‘The 1494’ will also have a tree planted in the new orchards in the member’s name (which they are welcome to plant with prior arrangement); they will receive a bottle from the first Limited Edition bottling of Lindores Abbey Aqua Vitae (50CL, 40% ABV); a bottle (1 of only 1494) from the first distillery bottling of Lindores Abbey Single Malt Whisky (70CL, 40%+ ABV) – sent out when Lindores Abbey’s Distillery Manager Gary Haggart declares it ready; first offer on any other Limited Edition bottlings and rights to own a bottle number each time; a welcome pack with wooden membership card entitling free entry at the distillery and visitor centre for the member and a guest in the year of joining; annual invitation to the Lindores Abbey ‘Bear Burning’ Ceremony and party for the member and a guest; 10% discount for the online shop and at the Visitor Centre; plus 10% discount on venue hire.
Members can donate £60 to the Preservation Society to secure a bottle from the first Limited Edition bottling of Lindores Abbey Aqua Vitae (50CL, 40% ABV); early access to any other Limited Edition bottlings; a welcome pack including two tickets to visit the Distillery and Abbey and a 10% discount for the online shop.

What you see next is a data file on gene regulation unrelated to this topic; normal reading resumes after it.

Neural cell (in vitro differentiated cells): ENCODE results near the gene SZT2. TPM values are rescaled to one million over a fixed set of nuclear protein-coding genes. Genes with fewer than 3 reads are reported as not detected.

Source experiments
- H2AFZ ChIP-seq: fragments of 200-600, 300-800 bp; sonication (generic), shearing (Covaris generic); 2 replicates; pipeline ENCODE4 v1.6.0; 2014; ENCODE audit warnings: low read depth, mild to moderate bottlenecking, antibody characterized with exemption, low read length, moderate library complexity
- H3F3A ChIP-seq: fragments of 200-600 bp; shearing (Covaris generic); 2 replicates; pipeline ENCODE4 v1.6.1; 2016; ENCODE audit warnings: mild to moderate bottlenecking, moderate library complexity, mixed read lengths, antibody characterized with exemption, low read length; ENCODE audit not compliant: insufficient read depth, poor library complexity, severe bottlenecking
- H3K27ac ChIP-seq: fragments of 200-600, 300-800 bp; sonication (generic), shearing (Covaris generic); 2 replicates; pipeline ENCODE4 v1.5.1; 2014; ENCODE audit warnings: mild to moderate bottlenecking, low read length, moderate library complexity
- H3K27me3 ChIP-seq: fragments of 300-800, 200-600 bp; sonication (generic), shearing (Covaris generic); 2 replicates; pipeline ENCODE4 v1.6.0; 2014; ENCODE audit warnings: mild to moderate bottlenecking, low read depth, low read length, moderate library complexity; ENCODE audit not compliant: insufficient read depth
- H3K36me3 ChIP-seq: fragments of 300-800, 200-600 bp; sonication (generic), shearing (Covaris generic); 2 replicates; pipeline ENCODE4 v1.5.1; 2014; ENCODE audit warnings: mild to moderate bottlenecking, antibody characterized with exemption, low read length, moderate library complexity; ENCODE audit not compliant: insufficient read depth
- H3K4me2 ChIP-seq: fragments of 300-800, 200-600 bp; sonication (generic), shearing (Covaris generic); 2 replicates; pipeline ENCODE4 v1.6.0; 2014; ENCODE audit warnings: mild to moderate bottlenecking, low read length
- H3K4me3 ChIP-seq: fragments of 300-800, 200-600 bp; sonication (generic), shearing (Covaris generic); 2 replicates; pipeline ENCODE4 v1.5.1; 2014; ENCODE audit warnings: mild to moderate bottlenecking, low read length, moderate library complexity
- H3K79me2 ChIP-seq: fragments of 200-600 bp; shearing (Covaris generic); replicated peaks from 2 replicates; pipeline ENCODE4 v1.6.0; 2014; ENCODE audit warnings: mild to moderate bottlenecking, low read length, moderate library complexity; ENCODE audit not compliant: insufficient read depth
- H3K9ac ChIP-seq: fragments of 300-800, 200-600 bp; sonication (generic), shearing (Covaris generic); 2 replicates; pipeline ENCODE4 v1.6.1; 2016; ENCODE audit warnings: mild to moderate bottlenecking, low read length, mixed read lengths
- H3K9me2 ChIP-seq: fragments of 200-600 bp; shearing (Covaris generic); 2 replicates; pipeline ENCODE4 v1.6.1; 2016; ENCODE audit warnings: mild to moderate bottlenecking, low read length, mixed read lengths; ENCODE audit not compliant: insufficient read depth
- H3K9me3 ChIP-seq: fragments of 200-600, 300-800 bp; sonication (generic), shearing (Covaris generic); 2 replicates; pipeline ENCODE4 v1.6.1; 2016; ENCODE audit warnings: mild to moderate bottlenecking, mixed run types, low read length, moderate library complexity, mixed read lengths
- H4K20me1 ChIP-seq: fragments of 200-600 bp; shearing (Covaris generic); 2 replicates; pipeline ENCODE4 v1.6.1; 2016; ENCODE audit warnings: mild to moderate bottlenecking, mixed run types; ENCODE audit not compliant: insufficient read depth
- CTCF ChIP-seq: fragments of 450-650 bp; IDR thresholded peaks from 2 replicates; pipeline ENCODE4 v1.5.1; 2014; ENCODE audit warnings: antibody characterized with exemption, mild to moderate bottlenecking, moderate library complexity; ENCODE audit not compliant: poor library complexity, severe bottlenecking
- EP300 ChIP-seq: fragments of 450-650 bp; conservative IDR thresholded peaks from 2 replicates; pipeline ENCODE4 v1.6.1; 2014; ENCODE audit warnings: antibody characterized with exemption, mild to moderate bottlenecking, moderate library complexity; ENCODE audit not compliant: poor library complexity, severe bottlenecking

Lindores Abbey, or the ‘Church by the Water’, is a key site in Scotland’s pilgrim and royal heritage. Founded in 1191 by David Earl of Huntingdon, on land overlooking the Estuary of the River Tay, given to him by his brother King William I.
The Tironensian monks who built and populated the monastery in 1191 were masons, distillers, brewers, carpenters, blacksmiths, sculptors, painters, gardeners, beekeepers, farmers and husbandmen, and they all played a part in the work of the Abbey.
Drew and Helen Mackenzie Smith want to see Lindores Abbey flourish again as a site for research, learning, brewing, distilling, horticulture, and even beekeeping, reinstating distilling and heritage orchards and gardens. Members of the Preservation Society will share in that vision. As part of the Preservation Society’s commitment to protect the Abbey for future generations, members will become part of a very small group of people who have directly contributed to the preservation of this historic site.
Founder of Lindores Abbey Distillery, Drew McKenzie Smith said: “As we commence the revival of spirit flow at the birthplace of Scotch whisky, it felt fitting to pay a personal pilgrimage to the record which our historical landmark is founded upon. World Whisky Day is a global celebration of our national spirit, and I will certainly be raising a dram in its honour amongst the Abbey grounds. I look forward to welcoming the world to Lindores Abbey Distillery later this year, and encourage enthusiasts to explore our Preservation Society memberships as an opportunity to support the revival of so many ancient crafts and traditions, as we return Scotch Whisky’s oldest landmark to its former glory.”
The pictures are taken by HELEN PUGH PHOTOGRAPHY